“If you think back about it, the sort of propaganda starts with when Brown v. Board happened. Mississippi ... passed a law ... that said we have to teach Mississippi history. As a historian, I love that. But the reason was to preserve our way of life. And what was that way of life? It was segregation. It was, at best, having African Americans as second-class citizens, and we understand that now. And there's certainly been for the last 20 years in colleges, it's been understood, and I really think that the heroes — and they really are heroes — who teach in the public schools have done a tremendous job in changing the way our history has been taught so that people better understand what all these symbols mean.”
On those who argue that taking down these monuments goes too far
“We've always changed things — things change. But I think we have good models. We have good models where Baltimore and particularly New Orleans held public hearings to make decisions, to have their citizens make decisions. Remember when so many of these things went up, African Americans were not even at the political table. It's not until 1965 that you get the Voting Rights Act and then it's not until the 1970s you even begin to get African Americans elected to state legislatures.
“Most of these monuments, now not all, but most of them were put up by private organizations like United Daughters of the Confederacy on public land without the approval, really, of all the citizens. And then later, state legislatures, particularly those dominated by whites, many of them just all white at the time, take them over and pass laws like Heritage Act laws that say that it makes it very difficult to get these changes made. But I never thought I'd live to see the day when the John C. Calhoun statue would be removed in Charleston, South Carolina, but the mayor just announced [it]. That's pretty amazing when you think about it.”
On if military bases named after Confederate generals like Fort Bragg will be renamed
“I think you might want to consider keeping Fort Bragg, where I did my basic training, because he was such a bad general that it helped the Union win the Army even though he was a Confederate general, so there's a little bit of irony in renaming Fort Bragg.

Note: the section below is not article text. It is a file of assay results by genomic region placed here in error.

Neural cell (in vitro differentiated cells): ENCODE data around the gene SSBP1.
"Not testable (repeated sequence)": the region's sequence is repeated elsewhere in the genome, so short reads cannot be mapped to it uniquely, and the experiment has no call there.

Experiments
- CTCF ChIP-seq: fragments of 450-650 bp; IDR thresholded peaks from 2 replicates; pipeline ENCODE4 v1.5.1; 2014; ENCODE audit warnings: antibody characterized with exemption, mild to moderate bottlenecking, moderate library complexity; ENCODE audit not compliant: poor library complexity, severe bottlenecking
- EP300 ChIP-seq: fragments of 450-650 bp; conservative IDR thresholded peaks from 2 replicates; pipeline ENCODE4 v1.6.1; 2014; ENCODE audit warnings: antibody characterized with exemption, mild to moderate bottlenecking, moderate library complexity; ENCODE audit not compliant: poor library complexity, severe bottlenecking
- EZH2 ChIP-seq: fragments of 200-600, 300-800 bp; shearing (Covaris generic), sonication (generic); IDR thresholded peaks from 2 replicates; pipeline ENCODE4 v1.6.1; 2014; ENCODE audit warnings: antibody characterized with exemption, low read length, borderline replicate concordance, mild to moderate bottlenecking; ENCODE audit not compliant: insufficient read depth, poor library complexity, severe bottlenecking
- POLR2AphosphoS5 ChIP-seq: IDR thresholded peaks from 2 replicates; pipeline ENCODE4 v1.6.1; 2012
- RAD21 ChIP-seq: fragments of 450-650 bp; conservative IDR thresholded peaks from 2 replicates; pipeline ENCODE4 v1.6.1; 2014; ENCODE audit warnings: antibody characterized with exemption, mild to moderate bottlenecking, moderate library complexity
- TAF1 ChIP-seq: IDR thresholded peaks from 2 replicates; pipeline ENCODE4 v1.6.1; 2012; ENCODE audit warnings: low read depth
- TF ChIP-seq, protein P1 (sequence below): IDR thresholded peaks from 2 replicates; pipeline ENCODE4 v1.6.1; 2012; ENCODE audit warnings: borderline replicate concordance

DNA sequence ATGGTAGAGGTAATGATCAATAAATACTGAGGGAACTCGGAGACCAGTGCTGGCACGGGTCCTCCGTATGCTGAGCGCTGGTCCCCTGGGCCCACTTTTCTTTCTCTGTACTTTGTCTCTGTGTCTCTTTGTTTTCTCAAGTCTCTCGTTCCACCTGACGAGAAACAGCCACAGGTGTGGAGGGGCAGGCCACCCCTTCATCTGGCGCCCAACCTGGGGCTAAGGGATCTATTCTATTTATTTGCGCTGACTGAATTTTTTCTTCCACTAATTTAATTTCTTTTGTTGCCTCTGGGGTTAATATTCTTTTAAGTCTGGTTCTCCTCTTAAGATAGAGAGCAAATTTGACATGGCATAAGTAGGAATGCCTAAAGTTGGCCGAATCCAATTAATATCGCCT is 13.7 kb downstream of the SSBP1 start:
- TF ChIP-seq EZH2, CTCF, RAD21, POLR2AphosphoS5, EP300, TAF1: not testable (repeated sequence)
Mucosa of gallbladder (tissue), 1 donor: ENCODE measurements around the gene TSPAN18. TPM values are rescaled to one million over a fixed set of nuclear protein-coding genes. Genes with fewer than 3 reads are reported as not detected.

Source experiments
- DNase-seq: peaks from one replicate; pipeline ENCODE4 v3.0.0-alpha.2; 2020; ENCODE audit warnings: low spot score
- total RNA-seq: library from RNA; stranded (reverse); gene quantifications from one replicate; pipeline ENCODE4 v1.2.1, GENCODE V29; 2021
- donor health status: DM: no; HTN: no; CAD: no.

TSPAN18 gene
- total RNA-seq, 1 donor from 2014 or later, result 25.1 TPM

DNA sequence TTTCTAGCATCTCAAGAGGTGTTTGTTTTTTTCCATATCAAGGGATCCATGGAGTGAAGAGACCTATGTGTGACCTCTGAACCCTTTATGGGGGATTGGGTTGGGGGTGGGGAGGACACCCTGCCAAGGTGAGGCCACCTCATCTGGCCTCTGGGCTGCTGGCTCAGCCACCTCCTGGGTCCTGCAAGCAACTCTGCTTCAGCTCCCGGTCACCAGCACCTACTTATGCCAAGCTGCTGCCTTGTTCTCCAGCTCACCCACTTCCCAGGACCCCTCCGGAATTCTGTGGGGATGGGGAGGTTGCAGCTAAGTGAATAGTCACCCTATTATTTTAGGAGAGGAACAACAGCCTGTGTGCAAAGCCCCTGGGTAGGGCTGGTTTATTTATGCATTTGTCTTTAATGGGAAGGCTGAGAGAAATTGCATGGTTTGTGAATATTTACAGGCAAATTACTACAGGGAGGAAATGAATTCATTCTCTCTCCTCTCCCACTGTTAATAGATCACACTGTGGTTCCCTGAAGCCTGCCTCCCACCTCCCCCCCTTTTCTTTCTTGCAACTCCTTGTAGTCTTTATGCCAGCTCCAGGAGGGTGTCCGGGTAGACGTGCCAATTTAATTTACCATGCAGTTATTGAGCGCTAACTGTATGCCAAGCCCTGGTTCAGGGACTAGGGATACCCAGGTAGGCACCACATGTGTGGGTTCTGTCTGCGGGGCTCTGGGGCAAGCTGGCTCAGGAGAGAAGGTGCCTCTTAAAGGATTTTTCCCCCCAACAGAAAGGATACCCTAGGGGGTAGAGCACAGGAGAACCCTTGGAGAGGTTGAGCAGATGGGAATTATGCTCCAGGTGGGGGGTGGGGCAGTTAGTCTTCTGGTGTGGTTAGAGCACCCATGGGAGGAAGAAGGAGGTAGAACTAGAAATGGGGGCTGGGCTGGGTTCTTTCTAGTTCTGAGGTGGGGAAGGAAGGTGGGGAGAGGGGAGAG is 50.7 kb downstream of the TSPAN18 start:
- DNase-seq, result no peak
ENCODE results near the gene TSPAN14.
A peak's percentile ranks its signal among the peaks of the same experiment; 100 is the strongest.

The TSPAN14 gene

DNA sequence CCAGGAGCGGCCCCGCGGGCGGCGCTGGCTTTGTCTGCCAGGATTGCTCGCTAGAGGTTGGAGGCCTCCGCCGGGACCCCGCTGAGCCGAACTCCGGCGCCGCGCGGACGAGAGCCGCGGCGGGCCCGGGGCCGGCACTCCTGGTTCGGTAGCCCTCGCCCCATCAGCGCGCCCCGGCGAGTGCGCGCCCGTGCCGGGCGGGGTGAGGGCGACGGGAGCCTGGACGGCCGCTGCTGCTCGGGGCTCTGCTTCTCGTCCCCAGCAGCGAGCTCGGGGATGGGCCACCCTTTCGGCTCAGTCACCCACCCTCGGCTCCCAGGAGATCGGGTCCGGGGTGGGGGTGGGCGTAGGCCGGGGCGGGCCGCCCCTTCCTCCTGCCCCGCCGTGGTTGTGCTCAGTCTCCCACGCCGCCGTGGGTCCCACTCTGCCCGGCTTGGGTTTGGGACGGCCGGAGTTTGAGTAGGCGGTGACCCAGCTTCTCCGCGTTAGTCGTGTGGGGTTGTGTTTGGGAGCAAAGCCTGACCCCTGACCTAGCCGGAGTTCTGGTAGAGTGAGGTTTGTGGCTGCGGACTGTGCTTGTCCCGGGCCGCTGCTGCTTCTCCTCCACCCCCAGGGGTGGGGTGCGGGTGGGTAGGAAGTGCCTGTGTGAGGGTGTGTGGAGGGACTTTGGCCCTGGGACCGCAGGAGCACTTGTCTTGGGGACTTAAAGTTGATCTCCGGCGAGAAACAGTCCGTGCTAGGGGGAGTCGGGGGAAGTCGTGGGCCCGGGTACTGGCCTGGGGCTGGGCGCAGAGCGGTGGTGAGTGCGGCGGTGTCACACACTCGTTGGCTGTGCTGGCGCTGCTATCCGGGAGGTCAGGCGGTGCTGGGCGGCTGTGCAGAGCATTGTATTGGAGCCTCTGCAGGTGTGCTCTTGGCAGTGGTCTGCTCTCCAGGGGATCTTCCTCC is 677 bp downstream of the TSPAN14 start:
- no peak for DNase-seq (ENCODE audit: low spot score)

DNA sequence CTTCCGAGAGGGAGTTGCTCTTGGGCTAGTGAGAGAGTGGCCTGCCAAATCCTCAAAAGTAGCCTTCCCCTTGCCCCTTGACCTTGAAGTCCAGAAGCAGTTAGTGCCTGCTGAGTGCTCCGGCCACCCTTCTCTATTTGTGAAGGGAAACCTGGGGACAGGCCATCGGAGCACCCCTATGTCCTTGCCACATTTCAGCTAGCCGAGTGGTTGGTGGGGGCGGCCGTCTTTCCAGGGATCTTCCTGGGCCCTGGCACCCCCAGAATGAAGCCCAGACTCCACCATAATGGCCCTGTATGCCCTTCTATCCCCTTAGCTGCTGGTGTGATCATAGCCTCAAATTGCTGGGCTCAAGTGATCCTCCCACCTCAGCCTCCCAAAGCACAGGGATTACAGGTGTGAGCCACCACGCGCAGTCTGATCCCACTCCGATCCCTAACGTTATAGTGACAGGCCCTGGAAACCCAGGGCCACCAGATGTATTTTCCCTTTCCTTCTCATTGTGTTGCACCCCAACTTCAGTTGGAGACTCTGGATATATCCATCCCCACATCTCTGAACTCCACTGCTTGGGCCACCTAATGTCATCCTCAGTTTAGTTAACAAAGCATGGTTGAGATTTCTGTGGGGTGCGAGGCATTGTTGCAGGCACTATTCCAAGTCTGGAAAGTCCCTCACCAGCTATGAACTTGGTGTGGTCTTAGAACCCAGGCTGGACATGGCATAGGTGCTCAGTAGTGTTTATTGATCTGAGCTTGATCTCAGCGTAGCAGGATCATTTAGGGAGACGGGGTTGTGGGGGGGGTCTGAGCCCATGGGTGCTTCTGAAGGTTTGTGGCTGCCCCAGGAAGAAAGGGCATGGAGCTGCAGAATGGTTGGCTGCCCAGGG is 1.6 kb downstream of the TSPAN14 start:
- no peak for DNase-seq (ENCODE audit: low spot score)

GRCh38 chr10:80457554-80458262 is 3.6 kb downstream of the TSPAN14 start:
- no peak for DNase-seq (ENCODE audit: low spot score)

“But I just don't know. Historians are not very good prophets, but I think eventually there will be change. We forget that the Civil War was about disunion, that the attack on Fort Sumter is like 9/11 or Pearl Harbor, and that's how those in the Union really experienced it. We rewrote this history so that we don't remember that every single Confederate state had a regiment of whites who fought for the Union and that African Americans ran away from slavery and fought for the Union. And Lincoln said those African American soldiers made a huge difference in winning the war. So it was a much more divided society than the monuments we look at today on the landscape would tell us. In fact, these monuments were partly about creating a unity that was not there even during the Civil War among white Southerners, and that is part of the role that they have played is creating that unity. So I think we need to think about that as well.
“The other side, and it's rather sad, is it does mean something to many white Southerners that is different and that they cherish, and that they identify as part of their ethnicity. And particularly as times are changing so dramatically in this country and everywhere, from recessions to the pandemic, all of these things, I think, add into why this is a revolutionary moment when what was impossible becomes possible.”
This segment aired on June 19, 2020.